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Like watching Picasso: Roddick reflects on a career spent in the shadow of greatness

Roger Federer and the rest of the ‘big four’ prevented Andy Roddick from adding to his lone slam win, but the American has no regrets.

Andy Roddick during his induction into the Tennis Hall of Fame
Andy Roddick during his induction into the Tennis Hall of Fame

UPON BEING INDUCTED into the International Tennis Hall of Fame, Andy Roddick says it was both fortunate and unfortunate that his career coincided with a period of extraordinarily talented players dominating the men’s game.

Roddick, still just 34, won the US Open and climbed to number one in the world rankings in 2003, but that remained his solitary major prize, the American losing three Wimbledon finals and a further decider at Flushing Meadows to Roger Federer, while he also exited the Australian Open in the semi-finals on four occasions.

Federer, who won his 19th slam by claiming a record eighth Wimbledon title at the age of 35 this month, was soon joined by Rafael Nadal at the peak of the sport.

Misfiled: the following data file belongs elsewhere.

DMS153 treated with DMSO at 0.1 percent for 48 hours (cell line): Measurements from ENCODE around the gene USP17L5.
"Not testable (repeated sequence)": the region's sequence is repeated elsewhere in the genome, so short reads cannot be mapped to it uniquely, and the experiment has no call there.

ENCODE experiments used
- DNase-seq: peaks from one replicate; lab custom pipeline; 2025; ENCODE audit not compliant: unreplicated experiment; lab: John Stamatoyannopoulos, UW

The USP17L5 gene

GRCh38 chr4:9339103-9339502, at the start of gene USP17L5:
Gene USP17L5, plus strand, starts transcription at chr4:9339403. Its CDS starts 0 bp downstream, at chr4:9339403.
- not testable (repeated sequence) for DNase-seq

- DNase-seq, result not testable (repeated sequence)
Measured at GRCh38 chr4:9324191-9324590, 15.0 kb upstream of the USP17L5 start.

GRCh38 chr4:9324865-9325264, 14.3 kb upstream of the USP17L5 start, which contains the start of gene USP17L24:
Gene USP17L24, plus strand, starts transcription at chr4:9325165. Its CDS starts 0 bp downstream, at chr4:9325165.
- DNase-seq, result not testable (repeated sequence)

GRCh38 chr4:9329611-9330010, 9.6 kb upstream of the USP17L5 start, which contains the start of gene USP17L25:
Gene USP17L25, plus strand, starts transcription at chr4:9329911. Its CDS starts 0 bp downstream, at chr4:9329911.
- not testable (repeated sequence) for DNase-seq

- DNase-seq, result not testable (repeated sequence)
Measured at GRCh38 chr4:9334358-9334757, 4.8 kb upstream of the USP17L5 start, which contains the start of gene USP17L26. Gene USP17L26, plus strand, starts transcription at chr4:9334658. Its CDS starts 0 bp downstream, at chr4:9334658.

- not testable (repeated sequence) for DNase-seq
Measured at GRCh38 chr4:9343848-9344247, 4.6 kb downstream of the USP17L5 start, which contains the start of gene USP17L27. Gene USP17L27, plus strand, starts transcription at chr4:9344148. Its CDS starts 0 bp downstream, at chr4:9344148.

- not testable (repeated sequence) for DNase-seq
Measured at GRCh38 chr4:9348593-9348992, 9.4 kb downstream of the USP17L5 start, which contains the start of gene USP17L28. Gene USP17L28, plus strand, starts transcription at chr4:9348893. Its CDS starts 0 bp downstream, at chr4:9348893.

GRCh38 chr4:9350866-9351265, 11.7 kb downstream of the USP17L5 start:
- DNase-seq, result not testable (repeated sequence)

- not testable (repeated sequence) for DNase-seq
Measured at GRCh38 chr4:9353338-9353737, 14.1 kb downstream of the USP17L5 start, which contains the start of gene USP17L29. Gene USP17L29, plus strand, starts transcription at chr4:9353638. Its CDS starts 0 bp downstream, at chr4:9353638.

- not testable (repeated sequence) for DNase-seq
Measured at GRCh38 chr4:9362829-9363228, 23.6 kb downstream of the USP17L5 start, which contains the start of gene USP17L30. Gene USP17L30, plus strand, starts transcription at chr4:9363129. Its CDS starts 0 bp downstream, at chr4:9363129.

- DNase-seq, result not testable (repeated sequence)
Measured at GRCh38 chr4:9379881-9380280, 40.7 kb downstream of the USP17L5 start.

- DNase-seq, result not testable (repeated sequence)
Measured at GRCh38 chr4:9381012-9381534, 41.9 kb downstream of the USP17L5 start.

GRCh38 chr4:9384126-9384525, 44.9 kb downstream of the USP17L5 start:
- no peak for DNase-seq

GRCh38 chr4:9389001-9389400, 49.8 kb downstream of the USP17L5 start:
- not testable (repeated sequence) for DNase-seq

The ascent of Novak Djokovic and current world number one Andy Murray then formed a ‘big four’ that has proven difficult to dislodge, with Juan Martin del Potro, Marin Cilic and Stan Wawrinka the only other slam winners since Marat Safin’s 2005 Australian Open triumph.

“I can’t believe the level of tennis that I got to see in my career,” Roddick said.

“The shots hit, the records that were broken, and the records that continue to be broken.

“The ‘Big Four’ guys really pissed me off most of the time, but I’m absolutely proud to have my life and career associated with such quality individuals.

“Thanks to Murray, Novak, Roger and Rafa for playing the game at a higher level than it’s ever been played.

“It sucked being in your vacuum a lot of times. I still consider myself lucky. I got to guard [Michael] Jordan, I went the distance with [Muhammad] Ali, I pitched to Babe Ruth.

“I feel like I know what it must have been like to watch Picasso. I saw it all.”

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